For as long as people have been raising livestock commercially, controlling flies has been a top priority for farmers. Fly infestations in livestock facilities lead to a loss of production, underweight newborns, and in some cases the death of animals, all impacting farmers financially.
Now, as many live-well communities are centered around community farms and neighborhoods are being built near livestock facilities, the risk of pathogens spread by flies to people make controlling flies a public health priority as well. Flies can invade nearby homes, creating infestations in residential areas in addition to livestock facilities.
Read this guide to learn more about livestock flies, including:
What are Livestock Flies?
Livestock flies are flies that feed off the bodily fluids or the food of livestock animals like cattle, poultry, horses, and swine. These flies prefer to remain close to their food source, so they will be found either on animals or nearby.
There are four types of livestock flies commonly found in the United States. At first glance, they may look similar, but there are some distinct differences between each, especially in their behavior, to help you identify them.
- Have four abdominal stripes and checkered gray and black stomachs with yellow sides
- Have spongy, non-biting mouth parts
- The most common livestock fly, especially around swine
- Are more attracted to animal feed and the organic debris found in livestock facilities than the animals themselves. Often found near dumpsters and trash cans, stagnant water, drainage areas, manure pits, litter, and animal feeding areas and food storage.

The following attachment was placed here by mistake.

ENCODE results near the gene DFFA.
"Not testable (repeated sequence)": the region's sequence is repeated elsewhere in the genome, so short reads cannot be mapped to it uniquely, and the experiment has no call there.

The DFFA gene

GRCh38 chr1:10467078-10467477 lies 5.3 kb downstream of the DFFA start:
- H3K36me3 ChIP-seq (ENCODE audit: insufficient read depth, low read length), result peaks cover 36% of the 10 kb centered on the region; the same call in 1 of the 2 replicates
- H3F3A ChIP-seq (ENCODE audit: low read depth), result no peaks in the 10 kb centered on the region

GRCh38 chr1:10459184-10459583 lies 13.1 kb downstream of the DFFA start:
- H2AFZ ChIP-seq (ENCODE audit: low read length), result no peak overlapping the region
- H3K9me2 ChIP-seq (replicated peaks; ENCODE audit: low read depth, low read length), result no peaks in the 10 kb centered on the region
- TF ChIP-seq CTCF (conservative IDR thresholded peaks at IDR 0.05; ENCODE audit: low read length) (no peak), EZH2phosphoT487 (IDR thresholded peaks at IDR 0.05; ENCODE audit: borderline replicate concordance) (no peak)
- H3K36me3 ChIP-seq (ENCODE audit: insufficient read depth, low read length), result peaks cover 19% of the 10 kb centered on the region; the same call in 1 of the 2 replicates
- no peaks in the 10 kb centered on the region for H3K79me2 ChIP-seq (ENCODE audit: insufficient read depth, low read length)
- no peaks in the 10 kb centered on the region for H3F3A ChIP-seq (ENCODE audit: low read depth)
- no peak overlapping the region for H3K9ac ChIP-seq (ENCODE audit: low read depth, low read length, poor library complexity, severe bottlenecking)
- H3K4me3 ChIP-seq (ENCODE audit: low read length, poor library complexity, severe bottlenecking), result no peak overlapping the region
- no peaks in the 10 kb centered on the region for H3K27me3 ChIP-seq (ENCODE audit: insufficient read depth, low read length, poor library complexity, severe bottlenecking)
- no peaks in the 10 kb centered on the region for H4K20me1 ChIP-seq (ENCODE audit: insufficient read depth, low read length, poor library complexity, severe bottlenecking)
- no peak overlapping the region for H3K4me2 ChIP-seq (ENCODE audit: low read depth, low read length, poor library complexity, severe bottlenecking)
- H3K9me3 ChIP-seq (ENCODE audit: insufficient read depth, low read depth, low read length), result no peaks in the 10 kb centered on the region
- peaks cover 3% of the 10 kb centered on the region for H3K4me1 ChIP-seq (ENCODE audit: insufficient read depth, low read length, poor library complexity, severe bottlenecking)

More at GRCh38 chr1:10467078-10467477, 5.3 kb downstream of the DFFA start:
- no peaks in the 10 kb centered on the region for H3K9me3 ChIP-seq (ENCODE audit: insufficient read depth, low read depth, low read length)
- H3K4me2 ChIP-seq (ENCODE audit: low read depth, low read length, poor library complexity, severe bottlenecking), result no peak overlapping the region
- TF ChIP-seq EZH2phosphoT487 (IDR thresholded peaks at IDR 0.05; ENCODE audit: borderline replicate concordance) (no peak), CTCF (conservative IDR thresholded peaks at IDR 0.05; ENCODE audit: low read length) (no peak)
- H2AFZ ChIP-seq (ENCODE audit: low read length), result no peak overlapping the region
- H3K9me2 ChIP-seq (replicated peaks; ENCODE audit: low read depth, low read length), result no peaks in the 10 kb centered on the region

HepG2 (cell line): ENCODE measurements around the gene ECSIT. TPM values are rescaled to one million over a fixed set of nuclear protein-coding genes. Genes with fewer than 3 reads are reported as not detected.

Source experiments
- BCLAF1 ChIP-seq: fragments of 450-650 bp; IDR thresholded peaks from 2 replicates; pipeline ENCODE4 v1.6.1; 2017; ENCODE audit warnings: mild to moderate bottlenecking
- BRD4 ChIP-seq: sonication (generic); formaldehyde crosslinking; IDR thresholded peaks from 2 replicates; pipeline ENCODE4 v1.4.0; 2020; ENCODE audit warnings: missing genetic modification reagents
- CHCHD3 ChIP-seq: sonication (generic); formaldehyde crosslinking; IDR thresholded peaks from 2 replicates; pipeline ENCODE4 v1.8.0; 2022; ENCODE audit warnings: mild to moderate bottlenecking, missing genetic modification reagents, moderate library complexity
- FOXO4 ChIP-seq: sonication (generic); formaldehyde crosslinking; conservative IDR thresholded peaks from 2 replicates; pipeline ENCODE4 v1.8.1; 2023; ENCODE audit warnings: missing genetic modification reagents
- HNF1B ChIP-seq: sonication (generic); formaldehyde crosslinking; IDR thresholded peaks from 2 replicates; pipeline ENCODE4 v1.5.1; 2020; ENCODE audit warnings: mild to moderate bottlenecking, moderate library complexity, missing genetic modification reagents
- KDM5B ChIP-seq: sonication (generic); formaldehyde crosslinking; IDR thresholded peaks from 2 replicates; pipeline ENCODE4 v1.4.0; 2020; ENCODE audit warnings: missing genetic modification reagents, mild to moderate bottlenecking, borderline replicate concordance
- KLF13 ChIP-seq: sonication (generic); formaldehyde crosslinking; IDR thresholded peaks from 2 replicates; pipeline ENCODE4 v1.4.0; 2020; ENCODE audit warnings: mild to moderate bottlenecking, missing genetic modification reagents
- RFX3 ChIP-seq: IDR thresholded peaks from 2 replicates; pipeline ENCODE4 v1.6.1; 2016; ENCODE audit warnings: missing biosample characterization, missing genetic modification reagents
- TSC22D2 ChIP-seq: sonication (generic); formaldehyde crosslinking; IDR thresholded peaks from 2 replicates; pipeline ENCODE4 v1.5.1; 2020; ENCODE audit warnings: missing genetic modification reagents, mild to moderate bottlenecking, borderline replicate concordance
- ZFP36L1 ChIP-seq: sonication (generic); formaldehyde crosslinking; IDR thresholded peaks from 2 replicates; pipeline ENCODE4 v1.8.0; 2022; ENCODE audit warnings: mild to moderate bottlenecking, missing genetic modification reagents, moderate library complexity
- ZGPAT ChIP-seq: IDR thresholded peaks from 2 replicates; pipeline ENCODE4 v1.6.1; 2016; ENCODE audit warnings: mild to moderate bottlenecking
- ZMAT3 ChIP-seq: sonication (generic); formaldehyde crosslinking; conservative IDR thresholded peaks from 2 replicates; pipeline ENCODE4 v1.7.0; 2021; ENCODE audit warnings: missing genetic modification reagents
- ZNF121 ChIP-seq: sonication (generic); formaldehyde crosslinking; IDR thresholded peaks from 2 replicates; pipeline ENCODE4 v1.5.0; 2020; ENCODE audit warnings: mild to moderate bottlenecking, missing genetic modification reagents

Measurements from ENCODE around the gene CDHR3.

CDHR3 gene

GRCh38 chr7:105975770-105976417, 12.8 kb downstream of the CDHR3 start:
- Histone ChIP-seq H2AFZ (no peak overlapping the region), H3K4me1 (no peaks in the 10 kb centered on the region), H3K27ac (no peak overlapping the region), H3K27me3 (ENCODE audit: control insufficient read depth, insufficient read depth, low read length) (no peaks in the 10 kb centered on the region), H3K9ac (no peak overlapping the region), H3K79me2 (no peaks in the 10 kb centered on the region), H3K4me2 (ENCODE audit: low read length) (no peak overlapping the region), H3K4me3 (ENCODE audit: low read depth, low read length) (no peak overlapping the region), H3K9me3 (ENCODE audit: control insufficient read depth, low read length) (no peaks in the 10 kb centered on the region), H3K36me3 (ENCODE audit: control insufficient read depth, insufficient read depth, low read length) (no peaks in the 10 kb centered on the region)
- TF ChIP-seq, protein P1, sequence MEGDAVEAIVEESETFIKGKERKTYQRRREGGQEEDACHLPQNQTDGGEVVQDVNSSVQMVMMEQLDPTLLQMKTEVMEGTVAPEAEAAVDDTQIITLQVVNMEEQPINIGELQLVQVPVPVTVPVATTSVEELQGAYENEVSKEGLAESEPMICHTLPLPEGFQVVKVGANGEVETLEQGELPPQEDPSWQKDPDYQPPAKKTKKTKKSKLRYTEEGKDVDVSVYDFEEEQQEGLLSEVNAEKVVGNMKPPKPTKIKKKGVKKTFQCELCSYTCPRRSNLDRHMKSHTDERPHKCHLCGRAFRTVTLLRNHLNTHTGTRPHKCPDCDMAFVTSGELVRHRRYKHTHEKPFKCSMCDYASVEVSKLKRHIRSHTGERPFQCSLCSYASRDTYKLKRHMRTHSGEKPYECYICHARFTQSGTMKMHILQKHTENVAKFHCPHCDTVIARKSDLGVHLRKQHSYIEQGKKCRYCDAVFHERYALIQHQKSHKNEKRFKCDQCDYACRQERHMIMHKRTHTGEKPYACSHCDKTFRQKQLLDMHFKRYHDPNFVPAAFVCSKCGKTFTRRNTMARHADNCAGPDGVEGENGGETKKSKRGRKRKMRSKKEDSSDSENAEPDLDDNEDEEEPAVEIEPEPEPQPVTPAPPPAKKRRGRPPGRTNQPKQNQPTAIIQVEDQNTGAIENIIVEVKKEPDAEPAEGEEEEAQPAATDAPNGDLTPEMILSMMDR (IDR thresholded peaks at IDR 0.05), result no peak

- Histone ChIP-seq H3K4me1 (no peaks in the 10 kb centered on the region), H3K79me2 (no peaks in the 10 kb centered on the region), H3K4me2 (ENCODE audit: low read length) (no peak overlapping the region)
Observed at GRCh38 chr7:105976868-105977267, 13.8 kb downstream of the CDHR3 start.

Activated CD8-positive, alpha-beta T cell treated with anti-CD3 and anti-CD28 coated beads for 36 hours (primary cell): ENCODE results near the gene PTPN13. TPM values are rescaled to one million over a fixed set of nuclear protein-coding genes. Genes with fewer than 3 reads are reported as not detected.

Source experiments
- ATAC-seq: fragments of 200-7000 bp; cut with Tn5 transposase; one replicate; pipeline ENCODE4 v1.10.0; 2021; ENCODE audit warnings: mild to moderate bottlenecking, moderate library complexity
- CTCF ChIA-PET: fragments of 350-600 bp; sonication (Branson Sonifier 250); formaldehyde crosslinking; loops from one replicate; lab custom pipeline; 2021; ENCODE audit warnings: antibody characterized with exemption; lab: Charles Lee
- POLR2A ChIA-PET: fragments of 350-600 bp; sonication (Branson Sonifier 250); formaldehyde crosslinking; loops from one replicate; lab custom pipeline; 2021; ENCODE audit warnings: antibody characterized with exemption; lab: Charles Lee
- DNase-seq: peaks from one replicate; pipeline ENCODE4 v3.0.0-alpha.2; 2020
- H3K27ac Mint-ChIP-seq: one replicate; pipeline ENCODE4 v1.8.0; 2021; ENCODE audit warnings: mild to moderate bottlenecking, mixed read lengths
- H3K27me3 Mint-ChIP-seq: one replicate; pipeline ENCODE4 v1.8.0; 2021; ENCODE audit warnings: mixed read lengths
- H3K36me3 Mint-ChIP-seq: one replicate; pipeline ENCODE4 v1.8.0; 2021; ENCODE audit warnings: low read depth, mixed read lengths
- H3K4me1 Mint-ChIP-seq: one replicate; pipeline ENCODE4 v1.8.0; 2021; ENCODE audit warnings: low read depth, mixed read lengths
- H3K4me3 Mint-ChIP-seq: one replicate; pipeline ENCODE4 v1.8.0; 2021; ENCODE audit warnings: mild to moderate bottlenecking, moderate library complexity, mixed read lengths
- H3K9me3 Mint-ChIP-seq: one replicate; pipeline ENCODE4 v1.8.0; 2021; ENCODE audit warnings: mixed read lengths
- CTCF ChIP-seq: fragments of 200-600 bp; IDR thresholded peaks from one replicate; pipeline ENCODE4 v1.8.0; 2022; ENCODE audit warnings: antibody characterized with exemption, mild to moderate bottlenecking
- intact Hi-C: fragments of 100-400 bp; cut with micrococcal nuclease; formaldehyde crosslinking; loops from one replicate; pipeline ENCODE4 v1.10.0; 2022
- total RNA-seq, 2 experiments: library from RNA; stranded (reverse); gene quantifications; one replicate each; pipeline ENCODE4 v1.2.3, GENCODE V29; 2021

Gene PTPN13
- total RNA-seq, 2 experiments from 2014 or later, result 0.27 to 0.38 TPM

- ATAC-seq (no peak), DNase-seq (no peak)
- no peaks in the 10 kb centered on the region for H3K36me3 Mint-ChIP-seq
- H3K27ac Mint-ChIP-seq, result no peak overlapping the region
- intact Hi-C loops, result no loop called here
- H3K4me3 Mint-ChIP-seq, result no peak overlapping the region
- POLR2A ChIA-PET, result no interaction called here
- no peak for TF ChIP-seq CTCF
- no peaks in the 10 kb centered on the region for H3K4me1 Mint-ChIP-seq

- Have a brown-gray coloring with a green iridescent sheen and 7 circular black spots on their stomachs
- Have biting mouth parts
- Feed off animal blood. Commonly found on the lower legs of livestock animals, especially cattle.
- When not feeding on animals, will be found resting on facility walls or in hay (but not manure). Immature stable flies are most commonly seen near bales of hay in pastures.
- Look very similar to house flies, gray and black with an iridescent sheen, but are half the size
- Have sucking mouth parts to feed on animal blood
- Are commonly found on the backs of cattle but will move to the sides and stomach of animals during the hottest parts of the day
- Will face their heads downward with their wings at a 45-60 degree angle from their body when resting on the animal
- Rarely leave their host animal, but when they do, they often move to manure, where they will lay their eggs
- Have gray and black stipes on their upper backs with a patch of yellow near the bottom of their abdomen
- Are darker in color and larger than house flies
- Have non-biting mouth parts
- Feed off animal secretions around the head, neck, and eyes of livestock. They can spread infections and diseases, like pink eye, from animal to animal quickly.
- When they are not on the animal, they can be found on fence posts, barn walls, and on plants around the farm
How Do Livestock Flies Affect Animals?
The effect of livestock flies on cattle, horses, sheep, and other livestock ranges, from irritation to disease.
When stable and horn flies suck the blood from animals, the animals react by changing their feeding and grazing patterns, stomping their feet, and shaking their heads. These actions burn calories, causing the animals to lose weight, which will hurt the bottom line in meat-raising facilities. The milk supply of animals can also change, and babies born to these animals may be underweight at birth and struggle to gain weight as they grow.
Face flies feed off the excretions of animals and can easily spread infections like pink eye from animal to animal within a facility.
House flies can carry pathogens that distress horses and infect the people that work on the farm.
Flies affect both animals and people to sometimes devastating results. Treating to control flies is essential. Fortunately, there are several options available.
Livestock Fly Treatment Options